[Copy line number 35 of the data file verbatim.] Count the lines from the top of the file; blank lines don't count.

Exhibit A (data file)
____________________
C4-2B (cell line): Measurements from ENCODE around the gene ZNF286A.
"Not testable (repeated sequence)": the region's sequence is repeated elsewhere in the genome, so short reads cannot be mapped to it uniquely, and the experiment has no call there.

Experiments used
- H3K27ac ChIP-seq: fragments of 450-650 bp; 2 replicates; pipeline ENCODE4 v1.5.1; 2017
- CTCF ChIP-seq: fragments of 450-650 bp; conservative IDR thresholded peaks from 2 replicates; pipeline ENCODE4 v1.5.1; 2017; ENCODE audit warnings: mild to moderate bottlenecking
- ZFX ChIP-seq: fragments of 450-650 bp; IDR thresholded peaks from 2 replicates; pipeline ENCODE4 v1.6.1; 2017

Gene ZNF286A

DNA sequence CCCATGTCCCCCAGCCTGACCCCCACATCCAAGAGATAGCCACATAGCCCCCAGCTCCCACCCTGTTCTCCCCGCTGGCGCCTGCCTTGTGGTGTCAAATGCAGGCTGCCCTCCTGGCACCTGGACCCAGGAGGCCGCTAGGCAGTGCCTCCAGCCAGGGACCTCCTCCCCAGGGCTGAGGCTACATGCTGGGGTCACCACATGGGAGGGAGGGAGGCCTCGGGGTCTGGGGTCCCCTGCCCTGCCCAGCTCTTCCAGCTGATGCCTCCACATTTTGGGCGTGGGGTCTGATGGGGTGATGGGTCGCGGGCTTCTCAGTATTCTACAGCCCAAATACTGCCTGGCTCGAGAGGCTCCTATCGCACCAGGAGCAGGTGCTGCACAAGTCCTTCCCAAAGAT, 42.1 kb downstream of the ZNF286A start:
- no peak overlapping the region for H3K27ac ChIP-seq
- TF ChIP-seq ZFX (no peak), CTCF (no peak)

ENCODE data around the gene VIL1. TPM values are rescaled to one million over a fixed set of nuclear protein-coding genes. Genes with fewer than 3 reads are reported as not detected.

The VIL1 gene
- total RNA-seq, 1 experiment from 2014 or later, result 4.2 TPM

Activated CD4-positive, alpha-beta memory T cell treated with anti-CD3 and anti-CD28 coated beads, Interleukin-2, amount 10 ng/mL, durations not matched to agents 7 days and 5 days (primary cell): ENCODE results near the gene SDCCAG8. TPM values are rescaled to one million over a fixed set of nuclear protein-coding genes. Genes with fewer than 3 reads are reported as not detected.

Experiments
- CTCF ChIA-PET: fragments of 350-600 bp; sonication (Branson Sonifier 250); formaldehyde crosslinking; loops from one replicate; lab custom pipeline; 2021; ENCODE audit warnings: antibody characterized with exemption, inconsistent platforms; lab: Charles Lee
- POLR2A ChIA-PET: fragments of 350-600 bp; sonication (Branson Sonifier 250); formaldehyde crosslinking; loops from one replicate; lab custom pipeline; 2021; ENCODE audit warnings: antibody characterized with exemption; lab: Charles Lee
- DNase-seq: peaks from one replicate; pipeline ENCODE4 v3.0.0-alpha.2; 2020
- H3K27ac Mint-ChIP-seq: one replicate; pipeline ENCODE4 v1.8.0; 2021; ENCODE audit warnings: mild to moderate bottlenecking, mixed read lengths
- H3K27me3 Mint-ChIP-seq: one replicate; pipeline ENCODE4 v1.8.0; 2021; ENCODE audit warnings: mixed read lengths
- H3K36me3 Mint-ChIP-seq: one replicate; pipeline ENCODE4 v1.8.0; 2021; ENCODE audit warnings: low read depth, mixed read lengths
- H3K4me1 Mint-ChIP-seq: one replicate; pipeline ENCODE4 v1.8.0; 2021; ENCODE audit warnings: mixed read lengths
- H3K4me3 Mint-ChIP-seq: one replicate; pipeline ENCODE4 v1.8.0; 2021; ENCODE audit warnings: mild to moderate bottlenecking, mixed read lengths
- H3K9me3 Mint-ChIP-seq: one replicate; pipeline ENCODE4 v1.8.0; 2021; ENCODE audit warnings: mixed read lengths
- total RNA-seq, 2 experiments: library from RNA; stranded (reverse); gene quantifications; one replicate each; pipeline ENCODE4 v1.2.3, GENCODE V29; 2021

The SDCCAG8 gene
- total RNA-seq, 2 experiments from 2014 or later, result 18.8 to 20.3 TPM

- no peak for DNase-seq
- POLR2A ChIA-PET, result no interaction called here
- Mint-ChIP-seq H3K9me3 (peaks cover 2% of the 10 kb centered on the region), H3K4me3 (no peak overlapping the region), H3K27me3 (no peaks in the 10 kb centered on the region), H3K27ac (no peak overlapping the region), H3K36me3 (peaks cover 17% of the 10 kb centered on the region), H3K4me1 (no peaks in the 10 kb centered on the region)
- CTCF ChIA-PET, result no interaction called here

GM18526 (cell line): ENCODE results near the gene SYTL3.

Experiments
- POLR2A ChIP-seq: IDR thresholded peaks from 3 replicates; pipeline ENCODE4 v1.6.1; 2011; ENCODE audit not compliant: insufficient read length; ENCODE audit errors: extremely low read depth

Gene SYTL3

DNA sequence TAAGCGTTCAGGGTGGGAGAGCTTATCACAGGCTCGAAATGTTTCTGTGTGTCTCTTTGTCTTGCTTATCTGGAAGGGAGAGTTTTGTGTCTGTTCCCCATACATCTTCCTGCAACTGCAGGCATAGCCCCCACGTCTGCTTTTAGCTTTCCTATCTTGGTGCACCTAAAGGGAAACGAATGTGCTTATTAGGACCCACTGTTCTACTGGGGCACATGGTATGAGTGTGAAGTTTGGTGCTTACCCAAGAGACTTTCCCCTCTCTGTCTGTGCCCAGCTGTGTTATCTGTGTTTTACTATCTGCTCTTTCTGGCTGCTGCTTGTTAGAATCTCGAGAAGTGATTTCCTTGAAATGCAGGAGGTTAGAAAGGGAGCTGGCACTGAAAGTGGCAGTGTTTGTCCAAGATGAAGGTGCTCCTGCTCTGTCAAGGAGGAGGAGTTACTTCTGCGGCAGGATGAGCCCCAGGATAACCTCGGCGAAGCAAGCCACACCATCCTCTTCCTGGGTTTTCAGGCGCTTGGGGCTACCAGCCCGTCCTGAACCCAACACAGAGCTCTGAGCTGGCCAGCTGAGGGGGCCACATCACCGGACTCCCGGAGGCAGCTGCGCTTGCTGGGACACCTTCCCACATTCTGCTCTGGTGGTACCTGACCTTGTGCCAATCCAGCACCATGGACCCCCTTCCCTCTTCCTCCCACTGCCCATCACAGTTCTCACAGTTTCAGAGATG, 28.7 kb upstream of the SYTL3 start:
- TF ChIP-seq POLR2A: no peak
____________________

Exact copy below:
Gene SYTL3